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As an Intense Winter Unfolds, Some Lessons From Herbalists

You and plants, together during a fearsomely uncertain time.

A New York times article that features our very own teacher, Candace Taylor!

This piece was written to bring insight and knowledge from herbalists from across the country.

"Humans have relied on plants for their healing properties as long as we’ve been incarnated on this planet. Sumerian clay tablets from ancient Mesopotamia contained instructions for the herbal preparation of more than 200 different plants, including poppy and mandrake. A Neanderthal burial site discovered in the 1960s contained branches of a bush known to contain ephedrine, commonly used to treat breathing ailments, and several wildflowers that also have medicinal properties."

Written by Jenna Wortham and released on Jan. 8, 2021.

"Last summer, under the weight of the pandemic and social justice protests, I turned to my deep network of Black, Latino and nonbinary herbalists around the country, who were generously sharing their ancestral knowledge of plants online to care for their communities and help them cope with the waves of grief, anxiety and depression."

To read the full article, click here.

Find Candace in the article:

Eat something nurturing

"I am a chef, and I love how we can integrate medicine into our foods,” said Candace Taylor, 38, who lives in Winooski, Vt. “I love using cinnamon, star anise, cardamom in dishes, which all support lung health. Same with curries made with cayenne, turmeric, cumin and mustard seed, which is so powerful for lungs.” She also loves using eucalyptus, she added, “in a diffuser or even taking a hot bowl of water, placing plants like wintergreen, ginger, rosemary or cinnamon into the water, and draping a hot towel over your head and lowering your face to the bowl for a quick steaming session.”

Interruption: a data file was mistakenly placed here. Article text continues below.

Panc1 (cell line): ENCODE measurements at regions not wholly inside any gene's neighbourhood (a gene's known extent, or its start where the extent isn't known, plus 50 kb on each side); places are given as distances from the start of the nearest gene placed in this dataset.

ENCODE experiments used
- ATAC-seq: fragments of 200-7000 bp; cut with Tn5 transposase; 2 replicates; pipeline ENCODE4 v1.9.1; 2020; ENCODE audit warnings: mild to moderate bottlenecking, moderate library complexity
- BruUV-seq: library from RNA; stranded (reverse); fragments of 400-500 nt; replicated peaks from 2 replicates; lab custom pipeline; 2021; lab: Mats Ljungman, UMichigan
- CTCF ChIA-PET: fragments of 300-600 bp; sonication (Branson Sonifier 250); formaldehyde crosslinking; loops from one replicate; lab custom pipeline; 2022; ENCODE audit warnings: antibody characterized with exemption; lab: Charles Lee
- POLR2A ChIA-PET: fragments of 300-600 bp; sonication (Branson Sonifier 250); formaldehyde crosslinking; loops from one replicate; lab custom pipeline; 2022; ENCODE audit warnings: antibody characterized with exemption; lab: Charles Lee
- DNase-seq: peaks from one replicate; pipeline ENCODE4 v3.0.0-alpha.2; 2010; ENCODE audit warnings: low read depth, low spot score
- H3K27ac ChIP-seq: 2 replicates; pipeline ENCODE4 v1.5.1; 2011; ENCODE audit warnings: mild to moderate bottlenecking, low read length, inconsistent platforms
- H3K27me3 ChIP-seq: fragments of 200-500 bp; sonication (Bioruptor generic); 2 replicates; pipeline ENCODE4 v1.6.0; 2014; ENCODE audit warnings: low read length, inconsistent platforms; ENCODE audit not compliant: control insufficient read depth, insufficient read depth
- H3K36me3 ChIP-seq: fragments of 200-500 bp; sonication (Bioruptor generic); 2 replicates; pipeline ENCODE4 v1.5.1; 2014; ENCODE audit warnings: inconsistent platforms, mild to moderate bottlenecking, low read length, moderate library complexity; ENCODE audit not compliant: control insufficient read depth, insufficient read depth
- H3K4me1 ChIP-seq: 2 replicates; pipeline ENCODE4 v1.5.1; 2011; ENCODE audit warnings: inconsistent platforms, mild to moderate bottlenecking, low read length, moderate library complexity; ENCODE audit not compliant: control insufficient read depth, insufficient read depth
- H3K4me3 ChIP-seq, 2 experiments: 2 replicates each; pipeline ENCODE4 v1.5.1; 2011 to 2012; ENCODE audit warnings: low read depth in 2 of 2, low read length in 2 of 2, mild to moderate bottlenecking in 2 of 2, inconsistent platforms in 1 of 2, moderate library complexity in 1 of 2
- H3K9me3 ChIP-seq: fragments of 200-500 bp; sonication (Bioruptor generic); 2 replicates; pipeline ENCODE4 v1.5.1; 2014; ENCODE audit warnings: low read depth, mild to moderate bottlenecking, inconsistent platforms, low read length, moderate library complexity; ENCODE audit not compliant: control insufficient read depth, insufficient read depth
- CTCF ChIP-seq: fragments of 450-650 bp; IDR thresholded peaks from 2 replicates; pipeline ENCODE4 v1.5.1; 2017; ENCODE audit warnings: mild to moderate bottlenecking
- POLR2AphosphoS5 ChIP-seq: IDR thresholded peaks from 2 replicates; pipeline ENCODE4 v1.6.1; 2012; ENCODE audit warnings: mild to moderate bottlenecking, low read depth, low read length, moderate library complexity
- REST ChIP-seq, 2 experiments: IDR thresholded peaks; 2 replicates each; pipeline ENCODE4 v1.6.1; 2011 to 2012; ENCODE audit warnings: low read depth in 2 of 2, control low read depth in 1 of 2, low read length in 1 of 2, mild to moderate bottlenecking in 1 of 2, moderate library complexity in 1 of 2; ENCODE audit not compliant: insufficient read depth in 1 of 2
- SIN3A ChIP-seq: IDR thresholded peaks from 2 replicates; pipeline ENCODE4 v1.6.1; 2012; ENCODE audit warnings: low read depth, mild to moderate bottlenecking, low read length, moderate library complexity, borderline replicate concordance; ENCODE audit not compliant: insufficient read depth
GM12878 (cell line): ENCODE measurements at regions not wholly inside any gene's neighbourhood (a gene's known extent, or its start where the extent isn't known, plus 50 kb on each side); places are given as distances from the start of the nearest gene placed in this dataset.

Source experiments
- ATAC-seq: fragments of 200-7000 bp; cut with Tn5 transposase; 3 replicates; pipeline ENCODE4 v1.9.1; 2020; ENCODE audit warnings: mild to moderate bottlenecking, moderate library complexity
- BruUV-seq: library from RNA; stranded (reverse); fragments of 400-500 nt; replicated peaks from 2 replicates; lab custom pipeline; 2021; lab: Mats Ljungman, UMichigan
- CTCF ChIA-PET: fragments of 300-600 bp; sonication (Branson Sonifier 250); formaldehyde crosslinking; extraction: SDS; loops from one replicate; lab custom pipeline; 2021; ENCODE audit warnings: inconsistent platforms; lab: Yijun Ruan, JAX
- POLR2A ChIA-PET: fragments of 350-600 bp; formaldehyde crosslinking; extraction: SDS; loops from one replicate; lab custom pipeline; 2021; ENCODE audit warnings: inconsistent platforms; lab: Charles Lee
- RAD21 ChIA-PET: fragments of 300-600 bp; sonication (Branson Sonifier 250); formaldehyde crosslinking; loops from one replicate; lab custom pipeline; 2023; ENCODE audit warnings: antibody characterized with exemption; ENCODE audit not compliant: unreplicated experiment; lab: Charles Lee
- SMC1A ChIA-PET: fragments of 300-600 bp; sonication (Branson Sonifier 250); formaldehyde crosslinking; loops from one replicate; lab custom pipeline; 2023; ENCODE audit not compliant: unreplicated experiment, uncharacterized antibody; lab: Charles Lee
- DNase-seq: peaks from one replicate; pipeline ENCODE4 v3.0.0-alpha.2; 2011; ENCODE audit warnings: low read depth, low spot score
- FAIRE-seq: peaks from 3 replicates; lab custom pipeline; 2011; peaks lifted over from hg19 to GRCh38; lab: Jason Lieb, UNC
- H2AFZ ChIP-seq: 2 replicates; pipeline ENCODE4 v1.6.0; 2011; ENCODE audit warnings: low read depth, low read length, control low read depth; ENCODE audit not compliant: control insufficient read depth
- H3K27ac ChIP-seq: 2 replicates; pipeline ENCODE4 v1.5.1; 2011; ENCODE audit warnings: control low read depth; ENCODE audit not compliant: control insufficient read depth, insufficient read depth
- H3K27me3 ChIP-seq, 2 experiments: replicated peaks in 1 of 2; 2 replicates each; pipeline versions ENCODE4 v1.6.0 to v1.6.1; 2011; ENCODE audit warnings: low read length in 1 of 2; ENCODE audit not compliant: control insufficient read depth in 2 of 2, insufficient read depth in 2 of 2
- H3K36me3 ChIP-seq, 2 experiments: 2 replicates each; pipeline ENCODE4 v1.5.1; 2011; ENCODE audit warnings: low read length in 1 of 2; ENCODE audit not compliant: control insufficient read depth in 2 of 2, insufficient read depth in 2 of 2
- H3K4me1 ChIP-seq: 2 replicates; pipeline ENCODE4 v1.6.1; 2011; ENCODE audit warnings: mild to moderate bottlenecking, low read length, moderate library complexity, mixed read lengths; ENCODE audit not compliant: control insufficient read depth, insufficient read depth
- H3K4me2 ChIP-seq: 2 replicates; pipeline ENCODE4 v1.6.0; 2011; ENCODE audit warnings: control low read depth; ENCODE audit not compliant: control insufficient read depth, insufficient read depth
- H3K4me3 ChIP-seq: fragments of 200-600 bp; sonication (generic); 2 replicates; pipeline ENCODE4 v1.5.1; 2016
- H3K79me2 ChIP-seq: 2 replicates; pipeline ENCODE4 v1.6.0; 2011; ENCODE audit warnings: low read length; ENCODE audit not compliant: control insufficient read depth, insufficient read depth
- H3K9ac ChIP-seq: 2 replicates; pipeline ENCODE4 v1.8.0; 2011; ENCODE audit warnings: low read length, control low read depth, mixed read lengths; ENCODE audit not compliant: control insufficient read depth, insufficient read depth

“I’m growing mushrooms for the first time this year,” said Cheré (rere) Bergeron, 33, an herbalist in Minneapolis.I put reishi and chaga mushrooms into everything I make, including my elderberry syrups and my bone broths. They also have a lot of vitamin D, and as we head into winter we aren’t getting enough sunlight and that’s also important. In fall and winter, the energy of the plants is traveling downward, back into the earth, so this time of year, eating things that grow in the ground can mirror that action and in our own bodies, helping to slow down so we can rest and move slower, at the speed of molasses.”

“The very first plant that I picked in herbalism school — like an herbal tarot card — was yarrow,” said Arvolyn Hill, 31, an educator and herbalist in Harlem. “It’s an abundant plant on the land I grew up on, it’s a warrior plant.”

Candace, we are SO proud of you.

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